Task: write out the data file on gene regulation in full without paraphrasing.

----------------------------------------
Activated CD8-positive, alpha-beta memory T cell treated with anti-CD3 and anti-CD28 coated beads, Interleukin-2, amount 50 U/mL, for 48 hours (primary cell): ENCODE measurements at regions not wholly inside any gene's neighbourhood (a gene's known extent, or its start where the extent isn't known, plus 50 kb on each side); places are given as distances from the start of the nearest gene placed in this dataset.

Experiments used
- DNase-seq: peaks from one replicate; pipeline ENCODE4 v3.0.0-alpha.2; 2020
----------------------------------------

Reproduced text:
Activated CD8-positive, alpha-beta memory T cell treated with anti-CD3 and anti-CD28 coated beads, Interleukin-2, amount 50 U/mL, for 48 hours (primary cell): ENCODE measurements at regions not wholly inside any gene's neighbourhood (a gene's known extent, or its start where the extent isn't known, plus 50 kb on each side); places are given as distances from the start of the nearest gene placed in this dataset.

Experiments used
- DNase-seq: peaks from one replicate; pipeline ENCODE4 v3.0.0-alpha.2; 2020